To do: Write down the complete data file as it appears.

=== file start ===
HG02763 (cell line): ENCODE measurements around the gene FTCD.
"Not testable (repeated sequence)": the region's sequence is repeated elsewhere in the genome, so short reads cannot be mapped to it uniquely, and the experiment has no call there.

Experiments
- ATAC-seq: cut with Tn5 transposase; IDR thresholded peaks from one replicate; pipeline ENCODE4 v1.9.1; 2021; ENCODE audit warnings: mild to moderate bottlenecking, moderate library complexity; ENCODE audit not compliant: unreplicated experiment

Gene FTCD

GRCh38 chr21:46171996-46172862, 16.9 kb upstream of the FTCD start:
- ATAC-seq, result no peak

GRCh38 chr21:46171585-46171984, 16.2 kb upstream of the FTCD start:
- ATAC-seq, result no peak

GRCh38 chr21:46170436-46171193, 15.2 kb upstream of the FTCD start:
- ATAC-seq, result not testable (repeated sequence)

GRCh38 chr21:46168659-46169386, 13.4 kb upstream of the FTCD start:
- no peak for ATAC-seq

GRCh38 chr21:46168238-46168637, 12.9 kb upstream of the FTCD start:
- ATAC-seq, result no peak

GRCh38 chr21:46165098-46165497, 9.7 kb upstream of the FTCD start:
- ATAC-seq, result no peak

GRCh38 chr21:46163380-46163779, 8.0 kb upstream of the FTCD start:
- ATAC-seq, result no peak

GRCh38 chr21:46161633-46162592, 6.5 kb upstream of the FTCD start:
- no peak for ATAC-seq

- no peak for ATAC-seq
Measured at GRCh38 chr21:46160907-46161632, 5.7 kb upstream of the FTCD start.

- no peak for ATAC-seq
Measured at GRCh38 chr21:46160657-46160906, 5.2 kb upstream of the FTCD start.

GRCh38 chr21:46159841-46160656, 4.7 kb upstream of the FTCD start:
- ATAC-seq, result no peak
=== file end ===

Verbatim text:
HG02763 (cell line): ENCODE measurements around the gene FTCD.
"Not testable (repeated sequence)": the region's sequence is repeated elsewhere in the genome, so short reads cannot be mapped to it uniquely, and the experiment has no call there.

Experiments
- ATAC-seq: cut with Tn5 transposase; IDR thresholded peaks from one replicate; pipeline ENCODE4 v1.9.1; 2021; ENCODE audit warnings: mild to moderate bottlenecking, moderate library complexity; ENCODE audit not compliant: unreplicated experiment

Gene FTCD

GRCh38 chr21:46171996-46172862, 16.9 kb upstream of the FTCD start:
- ATAC-seq, result no peak

GRCh38 chr21:46171585-46171984, 16.2 kb upstream of the FTCD start:
- ATAC-seq, result no peak

GRCh38 chr21:46170436-46171193, 15.2 kb upstream of the FTCD start:
- ATAC-seq, result not testable (repeated sequence)

GRCh38 chr21:46168659-46169386, 13.4 kb upstream of the FTCD start:
- no peak for ATAC-seq

GRCh38 chr21:46168238-46168637, 12.9 kb upstream of the FTCD start:
- ATAC-seq, result no peak

GRCh38 chr21:46165098-46165497, 9.7 kb upstream of the FTCD start:
- ATAC-seq, result no peak

GRCh38 chr21:46163380-46163779, 8.0 kb upstream of the FTCD start:
- ATAC-seq, result no peak

GRCh38 chr21:46161633-46162592, 6.5 kb upstream of the FTCD start:
- no peak for ATAC-seq

- no peak for ATAC-seq
Measured at GRCh38 chr21:46160907-46161632, 5.7 kb upstream of the FTCD start.

- no peak for ATAC-seq
Measured at GRCh38 chr21:46160657-46160906, 5.2 kb upstream of the FTCD start.

GRCh38 chr21:46159841-46160656, 4.7 kb upstream of the FTCD start:
- ATAC-seq, result no peak